There are two types of costs associated with divestment. One is the cost of liquidating the current portfolio to remove fossil fuel funds and reinvesting this money in funds without fossil fuels, which would be significantly greater for commingled funds. The other cost is the lower expected return without investing in fossil fuels.

The estimated cost of liquidating the portfolio over a year is $76 million. The estimated loss per year over the past 10 years, if divestment had occurred 10 years ago, would have been $39 million.

“The ACSR report included figures citing how much money Williams would lose if we divested from fossil fuels … however, these numbers are based on a comparison of our endowment’s actual performance to what it would have been had we been invested in a simple index of stocks and bonds over the last 10 years. It would be crazy to invest the endowment in a simple index like that. Nobody wants Williams to divest in a way that would be financially crippling to the College. We would be divesting over a period of several years, in a careful and calculated manner. We should be talking about how we’re going to do this, not scaring people with numbers based on situations that would never occur,” Vukelich said.

The ACSR proposed five ways to deal with the commingled funds issue.

One consisted of solely selling the directly held stocks. Another would be determining if certain commingled funds held a large portion of fossil fuels and liquidating those, rather than liquidating all commingled funds, just as Pitzer College did.

Third, the College could collaborate with peer institutions to divest in order to pool resources. A fourth option would be to divest from companies that appear to be making negative progress to reduce their commitment to fossil fuels, such as those that have invested in tar sands. The last option included a transition to newly available fossil-fuel free investments.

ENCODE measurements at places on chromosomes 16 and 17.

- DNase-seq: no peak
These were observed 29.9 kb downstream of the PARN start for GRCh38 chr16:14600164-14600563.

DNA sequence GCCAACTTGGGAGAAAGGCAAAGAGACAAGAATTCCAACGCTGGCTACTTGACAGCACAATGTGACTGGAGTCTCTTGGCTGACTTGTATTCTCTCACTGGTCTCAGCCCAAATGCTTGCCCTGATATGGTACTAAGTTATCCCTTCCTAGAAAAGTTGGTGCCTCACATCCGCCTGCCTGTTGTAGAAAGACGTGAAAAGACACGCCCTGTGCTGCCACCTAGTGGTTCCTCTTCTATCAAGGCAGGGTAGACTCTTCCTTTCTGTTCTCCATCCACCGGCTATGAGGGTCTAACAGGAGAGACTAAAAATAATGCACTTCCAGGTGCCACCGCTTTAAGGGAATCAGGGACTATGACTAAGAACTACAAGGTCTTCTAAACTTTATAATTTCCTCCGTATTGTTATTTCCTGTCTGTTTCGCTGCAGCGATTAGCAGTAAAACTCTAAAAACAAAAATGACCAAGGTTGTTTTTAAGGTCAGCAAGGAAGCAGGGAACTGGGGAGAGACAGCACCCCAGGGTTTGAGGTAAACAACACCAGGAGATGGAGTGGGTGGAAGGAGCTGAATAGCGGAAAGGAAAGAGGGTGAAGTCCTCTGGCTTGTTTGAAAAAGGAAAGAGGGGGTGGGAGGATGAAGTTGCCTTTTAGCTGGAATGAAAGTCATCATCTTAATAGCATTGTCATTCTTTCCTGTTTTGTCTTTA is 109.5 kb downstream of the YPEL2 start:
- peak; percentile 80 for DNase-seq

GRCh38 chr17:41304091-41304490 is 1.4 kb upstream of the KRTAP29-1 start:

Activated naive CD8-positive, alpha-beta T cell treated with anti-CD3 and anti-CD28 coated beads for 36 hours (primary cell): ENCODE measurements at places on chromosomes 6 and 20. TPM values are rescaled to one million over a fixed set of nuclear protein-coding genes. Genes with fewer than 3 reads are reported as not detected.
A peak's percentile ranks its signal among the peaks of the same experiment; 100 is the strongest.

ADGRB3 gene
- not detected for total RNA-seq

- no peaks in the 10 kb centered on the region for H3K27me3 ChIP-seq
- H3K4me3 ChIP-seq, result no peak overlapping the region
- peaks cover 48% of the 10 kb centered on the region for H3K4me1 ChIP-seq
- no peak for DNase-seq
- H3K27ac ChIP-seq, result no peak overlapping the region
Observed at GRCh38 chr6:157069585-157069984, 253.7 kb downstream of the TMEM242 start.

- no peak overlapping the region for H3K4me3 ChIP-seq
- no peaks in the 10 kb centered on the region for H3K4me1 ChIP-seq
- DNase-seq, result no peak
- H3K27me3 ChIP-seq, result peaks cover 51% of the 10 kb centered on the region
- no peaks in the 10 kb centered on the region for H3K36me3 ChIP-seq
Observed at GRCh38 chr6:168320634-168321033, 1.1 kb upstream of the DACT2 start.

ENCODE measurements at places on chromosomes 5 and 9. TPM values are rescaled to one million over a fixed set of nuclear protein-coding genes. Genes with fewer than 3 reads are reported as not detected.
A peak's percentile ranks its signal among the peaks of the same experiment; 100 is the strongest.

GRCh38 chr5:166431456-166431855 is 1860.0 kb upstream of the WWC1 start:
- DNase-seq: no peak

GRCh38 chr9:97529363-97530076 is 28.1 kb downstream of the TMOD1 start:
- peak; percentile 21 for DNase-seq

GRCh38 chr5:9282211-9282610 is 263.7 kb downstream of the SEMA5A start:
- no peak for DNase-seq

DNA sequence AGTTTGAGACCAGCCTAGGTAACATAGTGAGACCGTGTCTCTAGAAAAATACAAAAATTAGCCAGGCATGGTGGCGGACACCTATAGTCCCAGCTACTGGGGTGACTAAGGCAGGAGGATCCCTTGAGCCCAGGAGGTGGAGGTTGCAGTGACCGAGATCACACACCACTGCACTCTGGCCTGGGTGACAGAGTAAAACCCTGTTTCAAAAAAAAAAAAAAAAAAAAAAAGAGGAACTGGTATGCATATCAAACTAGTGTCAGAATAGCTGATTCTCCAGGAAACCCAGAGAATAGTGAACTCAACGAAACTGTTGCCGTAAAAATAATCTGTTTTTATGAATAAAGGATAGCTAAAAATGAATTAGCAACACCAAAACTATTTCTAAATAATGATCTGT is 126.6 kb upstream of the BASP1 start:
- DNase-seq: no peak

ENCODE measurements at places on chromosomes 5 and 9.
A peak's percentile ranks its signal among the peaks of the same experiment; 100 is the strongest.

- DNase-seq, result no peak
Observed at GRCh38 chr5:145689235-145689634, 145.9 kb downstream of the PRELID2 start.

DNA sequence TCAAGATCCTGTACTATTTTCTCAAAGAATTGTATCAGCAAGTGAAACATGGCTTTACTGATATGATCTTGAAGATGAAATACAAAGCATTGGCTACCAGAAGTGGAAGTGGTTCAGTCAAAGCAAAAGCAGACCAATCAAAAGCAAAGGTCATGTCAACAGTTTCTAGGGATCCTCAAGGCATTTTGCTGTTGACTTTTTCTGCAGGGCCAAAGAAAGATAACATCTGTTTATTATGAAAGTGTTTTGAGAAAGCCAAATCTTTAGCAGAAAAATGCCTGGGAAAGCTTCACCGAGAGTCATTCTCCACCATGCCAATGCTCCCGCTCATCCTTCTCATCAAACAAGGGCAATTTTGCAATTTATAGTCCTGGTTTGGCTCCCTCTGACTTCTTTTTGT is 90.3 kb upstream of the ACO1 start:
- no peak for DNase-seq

“Divesting out directly held stocks would be a remarkable first step and statement of intention that would be preposterously easy for Williams to take. However, I think that to divest only the direct holdings and benefit from the media attention would be dishonest, and I don’t think Williams would do that,” Vukelich said.

While there was no consensus on divestment, ACSR supports the Campus Environmental Advisor Committee’s initiative to set a new carbon emissions reduction goal. Reducing emissions could include energy conservation, using renewable electricity, purchasing carbon reduction credits and green building. ACSR also supported green investment, which not only could be lucrative for the College but could also promote the production of renewable energy, in lieu of energy from fossil fuels.

“Divestment is not a silver bullet – I agree that there are many things Williams can and should be doing to lower its own carbon footprint and invest in renewable energy. However, these other actions should not be viewed as alternatives. We will not be satisfied with any plan that does not include divestment from fossil fuels. Only divestment has the power to effect change at the national level,” Vukelich said.